Mosquito Control - Tips for Backpacking
By Steven Gillman
Mosquito control when backpacking isn't a minor
issue. At one time mosquitoes were a nuisance more than anything. If
you backpacked and camped in areas that had a lot of these pesky
insects, you expected to be bothered. You expected to lose sleep
even. But now mosquitoes in many areas of the United States also
carry diseases that are potentially deadly. You need to be prepared.
Mosquito control, then, is important, and starts
with a little planning before the trip. For example, bring a
mosquito head net if you will be in an area with a lot of
mosquitoes. The lightest ones are about one ounce - light enough
even for those of us who like to go really light. What else can you
do to avoid mosquitoes or prevent their bites? Here are a few tips.
1. Always carry insect repellent with DEET in it.
Others may work okay, but so far DEET has the best record for
repelling mosquitoes and preventing bites. It does cause damage to
nylon and other synthetic materials, however, so be careful to apply
it to your skin, without getting any on that rain jacket or those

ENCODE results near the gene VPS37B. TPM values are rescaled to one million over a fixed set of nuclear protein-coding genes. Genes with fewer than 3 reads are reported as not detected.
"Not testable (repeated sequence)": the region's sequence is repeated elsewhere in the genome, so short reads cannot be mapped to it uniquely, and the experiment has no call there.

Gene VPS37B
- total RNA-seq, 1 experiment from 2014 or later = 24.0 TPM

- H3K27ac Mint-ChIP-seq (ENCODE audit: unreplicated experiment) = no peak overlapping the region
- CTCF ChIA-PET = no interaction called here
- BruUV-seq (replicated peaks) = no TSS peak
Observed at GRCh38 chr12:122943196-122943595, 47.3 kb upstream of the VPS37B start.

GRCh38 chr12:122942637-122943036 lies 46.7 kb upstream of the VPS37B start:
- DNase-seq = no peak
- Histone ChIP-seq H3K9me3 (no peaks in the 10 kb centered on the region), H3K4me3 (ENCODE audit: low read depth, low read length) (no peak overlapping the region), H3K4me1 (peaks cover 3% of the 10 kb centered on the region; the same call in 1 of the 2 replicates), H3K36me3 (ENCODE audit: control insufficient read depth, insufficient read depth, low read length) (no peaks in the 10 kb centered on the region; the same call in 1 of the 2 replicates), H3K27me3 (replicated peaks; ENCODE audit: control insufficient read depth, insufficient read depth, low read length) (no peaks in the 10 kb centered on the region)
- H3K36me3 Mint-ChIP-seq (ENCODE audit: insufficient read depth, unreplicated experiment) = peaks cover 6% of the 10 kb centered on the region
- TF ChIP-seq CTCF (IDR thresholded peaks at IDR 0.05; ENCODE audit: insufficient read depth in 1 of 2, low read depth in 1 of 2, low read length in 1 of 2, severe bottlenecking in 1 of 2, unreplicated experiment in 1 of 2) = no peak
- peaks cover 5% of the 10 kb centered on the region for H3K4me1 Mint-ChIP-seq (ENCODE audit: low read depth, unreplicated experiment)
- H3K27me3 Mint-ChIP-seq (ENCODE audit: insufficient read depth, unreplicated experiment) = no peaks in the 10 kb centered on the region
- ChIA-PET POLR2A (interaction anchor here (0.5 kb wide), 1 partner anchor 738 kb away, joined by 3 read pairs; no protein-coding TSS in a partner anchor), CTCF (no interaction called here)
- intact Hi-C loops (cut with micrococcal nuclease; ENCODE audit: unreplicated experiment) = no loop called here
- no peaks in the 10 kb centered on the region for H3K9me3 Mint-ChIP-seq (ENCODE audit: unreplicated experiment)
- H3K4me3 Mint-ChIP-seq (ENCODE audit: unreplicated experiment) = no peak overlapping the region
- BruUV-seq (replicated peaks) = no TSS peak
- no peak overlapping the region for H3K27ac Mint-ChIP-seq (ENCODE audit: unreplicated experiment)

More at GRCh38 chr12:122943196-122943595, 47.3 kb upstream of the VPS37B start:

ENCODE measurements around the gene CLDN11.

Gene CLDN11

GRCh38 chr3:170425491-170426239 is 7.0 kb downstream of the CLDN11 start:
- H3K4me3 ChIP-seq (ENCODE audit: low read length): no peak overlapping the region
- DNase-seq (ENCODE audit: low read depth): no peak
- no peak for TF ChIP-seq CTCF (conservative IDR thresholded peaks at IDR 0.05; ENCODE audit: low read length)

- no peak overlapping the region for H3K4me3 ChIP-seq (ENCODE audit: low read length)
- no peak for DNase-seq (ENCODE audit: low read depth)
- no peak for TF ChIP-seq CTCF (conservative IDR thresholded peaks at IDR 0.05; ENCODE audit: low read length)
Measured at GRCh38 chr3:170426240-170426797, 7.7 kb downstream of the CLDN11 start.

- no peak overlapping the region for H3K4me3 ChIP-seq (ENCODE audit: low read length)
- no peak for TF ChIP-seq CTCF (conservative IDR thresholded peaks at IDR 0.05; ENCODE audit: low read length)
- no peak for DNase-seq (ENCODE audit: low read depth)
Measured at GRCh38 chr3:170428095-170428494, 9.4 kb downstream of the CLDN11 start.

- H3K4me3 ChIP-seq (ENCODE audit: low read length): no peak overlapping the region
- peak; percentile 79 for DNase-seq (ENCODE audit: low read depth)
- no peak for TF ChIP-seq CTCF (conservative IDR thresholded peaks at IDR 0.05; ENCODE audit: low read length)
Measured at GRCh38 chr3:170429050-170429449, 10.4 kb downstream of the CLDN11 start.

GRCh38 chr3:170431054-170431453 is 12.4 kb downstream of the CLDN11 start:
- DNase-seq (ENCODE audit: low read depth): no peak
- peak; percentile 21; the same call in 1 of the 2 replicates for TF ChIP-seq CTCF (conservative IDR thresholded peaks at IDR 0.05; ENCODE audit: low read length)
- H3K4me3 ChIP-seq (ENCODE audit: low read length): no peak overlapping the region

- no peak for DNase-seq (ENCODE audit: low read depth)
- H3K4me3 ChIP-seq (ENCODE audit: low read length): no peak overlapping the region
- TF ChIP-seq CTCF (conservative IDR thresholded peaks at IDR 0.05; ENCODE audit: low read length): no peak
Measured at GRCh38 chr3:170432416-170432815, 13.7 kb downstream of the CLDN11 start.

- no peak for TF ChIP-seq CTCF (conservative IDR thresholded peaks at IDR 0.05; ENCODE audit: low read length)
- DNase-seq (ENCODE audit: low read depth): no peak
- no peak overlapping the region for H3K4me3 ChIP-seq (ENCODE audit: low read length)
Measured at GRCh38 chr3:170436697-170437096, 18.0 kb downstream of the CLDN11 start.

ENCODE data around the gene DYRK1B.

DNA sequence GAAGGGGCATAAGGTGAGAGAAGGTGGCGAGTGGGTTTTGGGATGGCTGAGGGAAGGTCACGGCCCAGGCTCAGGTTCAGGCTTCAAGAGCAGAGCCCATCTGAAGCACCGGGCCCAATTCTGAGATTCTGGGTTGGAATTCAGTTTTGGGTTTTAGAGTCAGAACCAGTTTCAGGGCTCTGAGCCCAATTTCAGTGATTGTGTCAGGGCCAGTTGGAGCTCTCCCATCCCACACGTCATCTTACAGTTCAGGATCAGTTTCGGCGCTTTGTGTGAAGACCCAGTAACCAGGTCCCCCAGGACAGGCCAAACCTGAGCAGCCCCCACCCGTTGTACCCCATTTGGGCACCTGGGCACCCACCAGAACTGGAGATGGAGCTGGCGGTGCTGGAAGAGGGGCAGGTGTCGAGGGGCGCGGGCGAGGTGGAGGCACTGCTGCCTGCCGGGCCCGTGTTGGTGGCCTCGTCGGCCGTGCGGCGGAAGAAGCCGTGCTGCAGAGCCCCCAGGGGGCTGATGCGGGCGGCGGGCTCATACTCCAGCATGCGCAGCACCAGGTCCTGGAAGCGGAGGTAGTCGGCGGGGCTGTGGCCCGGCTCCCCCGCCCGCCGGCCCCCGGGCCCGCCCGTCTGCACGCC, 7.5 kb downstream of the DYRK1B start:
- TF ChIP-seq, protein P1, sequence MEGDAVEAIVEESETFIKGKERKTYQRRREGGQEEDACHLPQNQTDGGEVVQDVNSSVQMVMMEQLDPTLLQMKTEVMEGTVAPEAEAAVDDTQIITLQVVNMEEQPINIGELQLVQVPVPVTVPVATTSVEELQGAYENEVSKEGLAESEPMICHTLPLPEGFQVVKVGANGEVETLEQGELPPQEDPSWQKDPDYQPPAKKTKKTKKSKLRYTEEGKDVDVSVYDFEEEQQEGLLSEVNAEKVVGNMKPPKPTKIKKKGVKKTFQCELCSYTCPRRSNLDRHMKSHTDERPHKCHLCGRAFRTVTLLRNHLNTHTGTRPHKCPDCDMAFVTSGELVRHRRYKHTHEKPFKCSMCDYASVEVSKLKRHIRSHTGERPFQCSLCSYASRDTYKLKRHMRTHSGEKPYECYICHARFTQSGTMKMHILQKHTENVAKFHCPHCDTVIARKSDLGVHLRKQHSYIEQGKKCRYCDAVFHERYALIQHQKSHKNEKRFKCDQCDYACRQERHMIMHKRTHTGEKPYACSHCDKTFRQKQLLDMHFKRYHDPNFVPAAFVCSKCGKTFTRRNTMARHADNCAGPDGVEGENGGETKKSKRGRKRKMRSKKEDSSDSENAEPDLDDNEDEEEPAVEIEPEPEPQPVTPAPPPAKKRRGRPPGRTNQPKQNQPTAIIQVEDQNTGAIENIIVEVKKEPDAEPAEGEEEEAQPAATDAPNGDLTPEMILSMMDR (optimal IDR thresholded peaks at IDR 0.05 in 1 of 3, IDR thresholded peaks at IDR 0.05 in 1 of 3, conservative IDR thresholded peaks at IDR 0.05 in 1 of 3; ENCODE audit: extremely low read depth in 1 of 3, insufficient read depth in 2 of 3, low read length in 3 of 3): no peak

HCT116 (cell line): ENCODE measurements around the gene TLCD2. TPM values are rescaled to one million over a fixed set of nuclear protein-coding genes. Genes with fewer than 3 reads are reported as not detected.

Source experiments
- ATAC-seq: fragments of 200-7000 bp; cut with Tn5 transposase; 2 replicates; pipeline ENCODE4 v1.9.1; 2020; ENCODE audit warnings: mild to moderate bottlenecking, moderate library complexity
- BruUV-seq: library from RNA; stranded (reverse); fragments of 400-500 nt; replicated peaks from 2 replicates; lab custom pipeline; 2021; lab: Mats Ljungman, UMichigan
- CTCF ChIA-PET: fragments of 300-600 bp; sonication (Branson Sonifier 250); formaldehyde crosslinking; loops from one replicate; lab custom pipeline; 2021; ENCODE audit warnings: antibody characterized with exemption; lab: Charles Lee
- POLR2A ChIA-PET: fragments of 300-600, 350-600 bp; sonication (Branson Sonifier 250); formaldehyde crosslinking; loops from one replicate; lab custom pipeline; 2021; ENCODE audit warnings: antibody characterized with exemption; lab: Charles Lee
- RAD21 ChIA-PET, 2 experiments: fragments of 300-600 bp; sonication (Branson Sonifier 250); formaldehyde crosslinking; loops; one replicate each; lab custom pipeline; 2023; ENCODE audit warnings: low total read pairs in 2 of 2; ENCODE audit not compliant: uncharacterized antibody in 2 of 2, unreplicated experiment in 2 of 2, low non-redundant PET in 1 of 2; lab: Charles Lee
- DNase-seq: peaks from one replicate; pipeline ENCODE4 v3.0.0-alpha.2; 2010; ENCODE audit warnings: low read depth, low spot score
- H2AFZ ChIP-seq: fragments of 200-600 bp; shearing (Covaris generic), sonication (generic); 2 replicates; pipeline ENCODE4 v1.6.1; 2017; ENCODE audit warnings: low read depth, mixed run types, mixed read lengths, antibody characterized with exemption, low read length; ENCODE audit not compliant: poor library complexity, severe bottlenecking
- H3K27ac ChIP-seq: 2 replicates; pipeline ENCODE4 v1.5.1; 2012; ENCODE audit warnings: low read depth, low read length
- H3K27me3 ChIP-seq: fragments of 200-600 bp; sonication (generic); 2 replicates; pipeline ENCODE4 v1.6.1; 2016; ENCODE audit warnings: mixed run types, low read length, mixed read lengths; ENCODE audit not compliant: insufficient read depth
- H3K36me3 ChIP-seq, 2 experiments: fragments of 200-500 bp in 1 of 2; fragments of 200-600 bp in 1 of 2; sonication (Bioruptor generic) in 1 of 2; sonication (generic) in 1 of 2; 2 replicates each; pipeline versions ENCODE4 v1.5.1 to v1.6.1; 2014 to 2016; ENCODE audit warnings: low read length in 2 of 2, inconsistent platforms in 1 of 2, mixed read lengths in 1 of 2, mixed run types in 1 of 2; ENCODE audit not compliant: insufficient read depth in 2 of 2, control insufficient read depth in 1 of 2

synthetic shirts or pants.
2. Wear neutral colors. Mosquitoes seem to be
attracted to blue and to contrasts of light and dark clothing. Stick
to tan, light brown and beige colors as much as possible.
3. Cover your skin. Tuck pants into your socks and
wear long-sleeved shirts in areas that have a lot of mosquitoes.
Generally, they'll have a hard time biting through nylon materials
that are tightly woven. Avoid fishnet t-shirts and other
4. Set up camp in breezy locations. Set up camp in
areas that get a breeze and you'll have a lot fewer problems with
mosquitoes. Face your tent into the wind and you'll avoid allowing
insects inside when you climb in and out.
5. Timing matters. Mosquitoes are more active at
dawn and dusk, so avoid them by setting up camp before dusk and
leaving by dawn.
6. Keep clean. Personal hygiene is an important
part of mosquito control. Mosquitoes and other insects are drawn to
the ammonia in your sweat, and the odor of your feet. Wash yourself
regularly (in lakes and streams if necessary) and you'll attract
7. Use fire. A small fire that produces a fair
amount of smoke will keep many insects away. Use a few live branches
from spruce or fir trees to produce more strongly scented smoke.
Copyright Steve Gillman. To get the ebook "Ultralight
Backpacking Secrets (And Wilderness Survival Tips)" for FREE, as
well as photos, gear recommendations, and a new wilderness survival
section, visit: http://www.The-Ultralight-Site.com
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